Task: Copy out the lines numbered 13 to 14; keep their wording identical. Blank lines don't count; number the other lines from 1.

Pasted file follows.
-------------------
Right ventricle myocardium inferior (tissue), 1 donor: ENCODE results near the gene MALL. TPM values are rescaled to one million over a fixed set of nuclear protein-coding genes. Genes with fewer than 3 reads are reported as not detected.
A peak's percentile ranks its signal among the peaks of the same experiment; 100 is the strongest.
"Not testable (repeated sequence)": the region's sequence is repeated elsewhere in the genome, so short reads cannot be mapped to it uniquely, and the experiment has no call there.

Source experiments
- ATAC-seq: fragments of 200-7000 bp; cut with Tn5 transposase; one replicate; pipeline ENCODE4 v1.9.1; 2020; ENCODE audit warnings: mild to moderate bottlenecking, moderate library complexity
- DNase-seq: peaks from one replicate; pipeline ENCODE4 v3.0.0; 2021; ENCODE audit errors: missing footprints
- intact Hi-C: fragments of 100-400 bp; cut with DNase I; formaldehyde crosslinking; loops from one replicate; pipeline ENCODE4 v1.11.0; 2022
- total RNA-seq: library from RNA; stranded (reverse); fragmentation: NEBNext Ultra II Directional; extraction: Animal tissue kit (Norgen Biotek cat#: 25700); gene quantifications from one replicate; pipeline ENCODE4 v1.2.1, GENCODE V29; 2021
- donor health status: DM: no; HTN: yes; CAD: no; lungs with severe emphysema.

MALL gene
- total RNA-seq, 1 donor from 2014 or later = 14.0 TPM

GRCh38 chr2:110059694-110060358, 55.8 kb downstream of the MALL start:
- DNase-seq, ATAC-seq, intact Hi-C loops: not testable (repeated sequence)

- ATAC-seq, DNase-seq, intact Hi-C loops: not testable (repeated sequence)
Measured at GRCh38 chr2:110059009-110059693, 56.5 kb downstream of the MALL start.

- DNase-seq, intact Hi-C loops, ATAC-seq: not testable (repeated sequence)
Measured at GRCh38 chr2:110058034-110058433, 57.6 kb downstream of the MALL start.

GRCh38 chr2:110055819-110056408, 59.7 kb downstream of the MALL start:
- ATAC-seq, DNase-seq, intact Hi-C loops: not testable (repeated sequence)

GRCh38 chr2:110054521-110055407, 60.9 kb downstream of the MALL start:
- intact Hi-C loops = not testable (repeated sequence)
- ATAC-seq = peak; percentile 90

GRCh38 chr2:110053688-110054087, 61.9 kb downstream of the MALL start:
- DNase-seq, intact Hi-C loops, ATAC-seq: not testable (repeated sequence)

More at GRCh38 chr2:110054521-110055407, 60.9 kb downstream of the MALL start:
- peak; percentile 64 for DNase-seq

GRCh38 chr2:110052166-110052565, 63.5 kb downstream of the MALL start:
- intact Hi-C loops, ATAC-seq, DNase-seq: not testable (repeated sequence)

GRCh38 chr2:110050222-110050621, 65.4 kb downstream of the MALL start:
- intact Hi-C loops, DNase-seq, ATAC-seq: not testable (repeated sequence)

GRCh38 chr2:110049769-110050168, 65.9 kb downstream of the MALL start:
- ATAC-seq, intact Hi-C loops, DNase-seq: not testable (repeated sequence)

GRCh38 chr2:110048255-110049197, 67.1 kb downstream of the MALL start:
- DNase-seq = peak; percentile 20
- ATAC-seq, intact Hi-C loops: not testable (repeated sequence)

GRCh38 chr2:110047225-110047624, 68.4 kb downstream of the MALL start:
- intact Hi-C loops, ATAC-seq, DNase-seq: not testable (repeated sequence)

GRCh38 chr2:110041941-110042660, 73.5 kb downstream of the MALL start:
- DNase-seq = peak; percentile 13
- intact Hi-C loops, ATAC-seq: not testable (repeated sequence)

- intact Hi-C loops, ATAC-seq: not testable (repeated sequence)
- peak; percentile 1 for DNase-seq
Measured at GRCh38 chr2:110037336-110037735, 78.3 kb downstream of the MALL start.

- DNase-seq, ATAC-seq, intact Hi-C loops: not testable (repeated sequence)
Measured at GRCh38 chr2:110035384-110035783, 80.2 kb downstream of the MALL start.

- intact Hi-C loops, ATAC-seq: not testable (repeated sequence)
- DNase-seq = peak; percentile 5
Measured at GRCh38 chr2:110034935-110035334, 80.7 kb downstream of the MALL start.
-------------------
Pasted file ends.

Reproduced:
- DNase-seq, ATAC-seq, intact Hi-C loops: not testable (repeated sequence)

- ATAC-seq, DNase-seq, intact Hi-C loops: not testable (repeated sequence)